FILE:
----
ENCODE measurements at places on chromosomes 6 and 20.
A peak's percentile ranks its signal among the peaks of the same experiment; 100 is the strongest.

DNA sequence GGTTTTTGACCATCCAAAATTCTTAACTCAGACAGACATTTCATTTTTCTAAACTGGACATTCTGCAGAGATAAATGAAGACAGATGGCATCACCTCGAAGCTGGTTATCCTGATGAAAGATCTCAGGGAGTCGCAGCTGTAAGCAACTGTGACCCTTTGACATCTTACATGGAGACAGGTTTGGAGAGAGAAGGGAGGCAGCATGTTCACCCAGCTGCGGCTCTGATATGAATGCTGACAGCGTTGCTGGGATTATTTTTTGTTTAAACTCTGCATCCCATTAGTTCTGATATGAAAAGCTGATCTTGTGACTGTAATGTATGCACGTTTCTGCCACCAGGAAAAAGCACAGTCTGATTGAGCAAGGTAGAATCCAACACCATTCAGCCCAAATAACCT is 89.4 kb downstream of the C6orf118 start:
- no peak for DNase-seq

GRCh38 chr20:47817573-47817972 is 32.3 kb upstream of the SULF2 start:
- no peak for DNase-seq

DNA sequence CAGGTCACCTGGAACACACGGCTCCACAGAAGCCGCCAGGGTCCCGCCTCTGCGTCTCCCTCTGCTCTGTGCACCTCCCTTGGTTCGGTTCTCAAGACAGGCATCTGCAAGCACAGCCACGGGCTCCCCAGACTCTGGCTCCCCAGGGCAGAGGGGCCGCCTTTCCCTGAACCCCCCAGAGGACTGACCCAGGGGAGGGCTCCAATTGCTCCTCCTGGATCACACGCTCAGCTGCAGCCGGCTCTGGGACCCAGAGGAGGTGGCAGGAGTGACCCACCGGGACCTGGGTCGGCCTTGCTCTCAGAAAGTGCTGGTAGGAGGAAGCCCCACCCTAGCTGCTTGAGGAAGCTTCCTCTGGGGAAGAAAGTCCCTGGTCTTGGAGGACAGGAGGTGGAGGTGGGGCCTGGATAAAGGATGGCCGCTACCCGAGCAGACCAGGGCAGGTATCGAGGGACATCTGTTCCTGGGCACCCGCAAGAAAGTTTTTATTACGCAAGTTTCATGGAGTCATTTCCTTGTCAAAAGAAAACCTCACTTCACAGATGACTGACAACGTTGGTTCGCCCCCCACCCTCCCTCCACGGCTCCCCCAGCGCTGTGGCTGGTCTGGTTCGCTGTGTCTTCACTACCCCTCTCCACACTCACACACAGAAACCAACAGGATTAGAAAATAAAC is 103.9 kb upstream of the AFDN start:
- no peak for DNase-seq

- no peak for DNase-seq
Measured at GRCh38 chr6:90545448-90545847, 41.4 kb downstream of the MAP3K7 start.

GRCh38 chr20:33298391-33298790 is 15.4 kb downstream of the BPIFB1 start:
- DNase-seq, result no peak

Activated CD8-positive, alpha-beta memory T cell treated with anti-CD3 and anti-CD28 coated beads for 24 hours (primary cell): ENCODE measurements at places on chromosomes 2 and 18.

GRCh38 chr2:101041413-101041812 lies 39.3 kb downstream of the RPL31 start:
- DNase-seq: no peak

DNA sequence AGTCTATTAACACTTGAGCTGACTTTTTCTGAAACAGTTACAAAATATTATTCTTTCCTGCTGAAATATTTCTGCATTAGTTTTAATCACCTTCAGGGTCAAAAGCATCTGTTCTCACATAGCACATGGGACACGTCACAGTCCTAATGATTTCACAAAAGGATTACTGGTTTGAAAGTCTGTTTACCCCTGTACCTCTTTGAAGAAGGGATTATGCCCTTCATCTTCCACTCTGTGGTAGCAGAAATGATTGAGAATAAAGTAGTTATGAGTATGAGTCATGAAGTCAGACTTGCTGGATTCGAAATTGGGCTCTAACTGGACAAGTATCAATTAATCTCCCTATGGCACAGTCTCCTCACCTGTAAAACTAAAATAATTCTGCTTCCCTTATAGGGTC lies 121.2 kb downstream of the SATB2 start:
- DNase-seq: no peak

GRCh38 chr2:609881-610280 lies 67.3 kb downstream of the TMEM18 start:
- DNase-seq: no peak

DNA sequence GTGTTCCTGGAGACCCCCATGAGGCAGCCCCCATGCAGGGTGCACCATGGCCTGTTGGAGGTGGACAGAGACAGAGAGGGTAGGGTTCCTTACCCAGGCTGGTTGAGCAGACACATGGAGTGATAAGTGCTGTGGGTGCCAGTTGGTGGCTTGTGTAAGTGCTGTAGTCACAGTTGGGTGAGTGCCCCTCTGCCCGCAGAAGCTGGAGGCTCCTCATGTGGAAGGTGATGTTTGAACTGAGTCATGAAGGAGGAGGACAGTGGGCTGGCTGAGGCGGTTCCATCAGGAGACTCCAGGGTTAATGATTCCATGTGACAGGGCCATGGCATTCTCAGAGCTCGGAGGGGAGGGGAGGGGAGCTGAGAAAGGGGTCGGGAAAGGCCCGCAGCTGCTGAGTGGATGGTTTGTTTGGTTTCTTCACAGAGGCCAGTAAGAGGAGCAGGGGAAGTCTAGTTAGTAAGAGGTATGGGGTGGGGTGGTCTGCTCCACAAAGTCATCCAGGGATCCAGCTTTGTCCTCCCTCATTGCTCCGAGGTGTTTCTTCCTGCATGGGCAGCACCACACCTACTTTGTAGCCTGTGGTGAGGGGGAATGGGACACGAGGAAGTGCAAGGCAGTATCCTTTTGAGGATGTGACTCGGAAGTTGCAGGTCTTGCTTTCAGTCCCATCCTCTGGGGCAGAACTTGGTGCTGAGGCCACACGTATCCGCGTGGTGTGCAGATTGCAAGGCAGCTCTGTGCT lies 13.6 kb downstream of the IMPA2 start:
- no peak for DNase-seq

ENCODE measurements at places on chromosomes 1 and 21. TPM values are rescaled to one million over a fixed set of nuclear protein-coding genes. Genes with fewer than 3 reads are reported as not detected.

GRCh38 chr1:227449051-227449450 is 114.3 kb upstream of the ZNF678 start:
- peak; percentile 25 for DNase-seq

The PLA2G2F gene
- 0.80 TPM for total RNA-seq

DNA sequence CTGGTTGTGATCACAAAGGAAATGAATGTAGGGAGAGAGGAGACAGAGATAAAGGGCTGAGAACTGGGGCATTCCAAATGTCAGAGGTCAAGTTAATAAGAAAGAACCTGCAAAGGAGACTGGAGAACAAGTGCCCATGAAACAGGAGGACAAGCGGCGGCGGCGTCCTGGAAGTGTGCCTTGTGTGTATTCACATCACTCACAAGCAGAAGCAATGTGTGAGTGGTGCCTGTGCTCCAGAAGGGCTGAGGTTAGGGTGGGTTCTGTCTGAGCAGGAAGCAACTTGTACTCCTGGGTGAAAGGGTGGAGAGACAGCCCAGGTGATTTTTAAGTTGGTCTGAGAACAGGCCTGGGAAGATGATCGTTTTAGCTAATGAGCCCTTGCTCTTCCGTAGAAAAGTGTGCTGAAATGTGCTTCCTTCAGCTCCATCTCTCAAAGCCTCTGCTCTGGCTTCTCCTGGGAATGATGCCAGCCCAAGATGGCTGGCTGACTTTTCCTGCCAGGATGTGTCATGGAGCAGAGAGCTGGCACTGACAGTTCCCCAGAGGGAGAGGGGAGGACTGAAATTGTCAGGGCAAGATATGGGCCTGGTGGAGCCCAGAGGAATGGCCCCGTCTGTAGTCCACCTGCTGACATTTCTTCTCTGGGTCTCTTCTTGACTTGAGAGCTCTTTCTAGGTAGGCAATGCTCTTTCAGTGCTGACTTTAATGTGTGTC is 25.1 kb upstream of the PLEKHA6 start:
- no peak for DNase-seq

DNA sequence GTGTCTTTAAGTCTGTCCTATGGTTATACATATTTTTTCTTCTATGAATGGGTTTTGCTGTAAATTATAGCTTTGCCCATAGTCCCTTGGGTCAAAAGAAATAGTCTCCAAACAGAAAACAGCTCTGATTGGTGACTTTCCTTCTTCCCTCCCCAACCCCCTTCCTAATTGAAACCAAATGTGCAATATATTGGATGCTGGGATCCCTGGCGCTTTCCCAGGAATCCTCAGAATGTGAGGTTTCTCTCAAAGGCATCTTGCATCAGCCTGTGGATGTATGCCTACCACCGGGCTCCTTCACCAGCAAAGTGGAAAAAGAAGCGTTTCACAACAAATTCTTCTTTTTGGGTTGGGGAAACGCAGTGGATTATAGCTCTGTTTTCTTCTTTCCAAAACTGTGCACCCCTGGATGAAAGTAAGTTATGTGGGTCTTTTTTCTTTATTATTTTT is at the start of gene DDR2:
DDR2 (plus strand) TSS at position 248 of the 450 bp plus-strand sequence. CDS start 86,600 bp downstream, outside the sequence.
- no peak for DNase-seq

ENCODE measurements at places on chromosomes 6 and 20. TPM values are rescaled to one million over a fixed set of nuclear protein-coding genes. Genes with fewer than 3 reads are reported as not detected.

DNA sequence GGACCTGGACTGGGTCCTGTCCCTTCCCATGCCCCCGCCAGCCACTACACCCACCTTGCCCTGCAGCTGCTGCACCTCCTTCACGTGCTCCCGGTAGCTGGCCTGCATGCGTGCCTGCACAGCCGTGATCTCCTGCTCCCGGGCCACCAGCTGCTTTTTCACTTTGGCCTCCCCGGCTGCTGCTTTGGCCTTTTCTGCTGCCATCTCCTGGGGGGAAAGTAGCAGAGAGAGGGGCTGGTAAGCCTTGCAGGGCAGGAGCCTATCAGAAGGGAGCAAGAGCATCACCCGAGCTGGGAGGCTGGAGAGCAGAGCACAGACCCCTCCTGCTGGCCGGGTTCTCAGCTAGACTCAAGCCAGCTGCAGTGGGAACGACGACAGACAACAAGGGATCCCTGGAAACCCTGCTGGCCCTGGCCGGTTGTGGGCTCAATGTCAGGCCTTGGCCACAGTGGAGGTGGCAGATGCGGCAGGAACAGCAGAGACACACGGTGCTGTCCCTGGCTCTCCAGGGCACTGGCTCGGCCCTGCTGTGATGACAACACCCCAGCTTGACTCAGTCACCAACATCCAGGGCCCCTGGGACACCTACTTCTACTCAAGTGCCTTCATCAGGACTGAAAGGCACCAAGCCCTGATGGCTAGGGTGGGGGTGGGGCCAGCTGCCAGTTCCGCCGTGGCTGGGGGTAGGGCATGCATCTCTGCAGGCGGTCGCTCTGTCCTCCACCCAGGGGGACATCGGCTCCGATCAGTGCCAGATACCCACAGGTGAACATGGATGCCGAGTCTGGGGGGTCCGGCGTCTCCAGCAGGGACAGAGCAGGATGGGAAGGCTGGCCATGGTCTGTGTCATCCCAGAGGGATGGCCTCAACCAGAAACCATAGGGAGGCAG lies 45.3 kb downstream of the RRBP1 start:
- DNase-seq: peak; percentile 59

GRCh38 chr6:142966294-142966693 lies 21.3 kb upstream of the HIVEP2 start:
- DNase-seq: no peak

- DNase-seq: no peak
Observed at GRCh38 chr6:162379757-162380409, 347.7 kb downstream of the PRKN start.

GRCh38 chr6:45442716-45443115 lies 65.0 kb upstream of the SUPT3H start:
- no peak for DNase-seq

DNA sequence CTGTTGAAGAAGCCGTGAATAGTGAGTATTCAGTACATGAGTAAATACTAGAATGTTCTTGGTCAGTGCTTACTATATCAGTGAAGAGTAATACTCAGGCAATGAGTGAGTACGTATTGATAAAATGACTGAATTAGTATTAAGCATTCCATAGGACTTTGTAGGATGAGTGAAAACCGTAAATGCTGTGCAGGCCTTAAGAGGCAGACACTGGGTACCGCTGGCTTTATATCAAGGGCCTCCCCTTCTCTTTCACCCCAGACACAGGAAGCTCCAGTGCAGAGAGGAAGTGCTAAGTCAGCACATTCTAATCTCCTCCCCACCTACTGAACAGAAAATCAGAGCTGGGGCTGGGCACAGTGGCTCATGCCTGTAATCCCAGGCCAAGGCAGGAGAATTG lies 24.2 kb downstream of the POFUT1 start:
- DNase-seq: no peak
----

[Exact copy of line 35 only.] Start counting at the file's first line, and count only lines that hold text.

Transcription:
GRCh38 chr6:142966294-142966693 lies 21.3 kb upstream of the HIVEP2 start: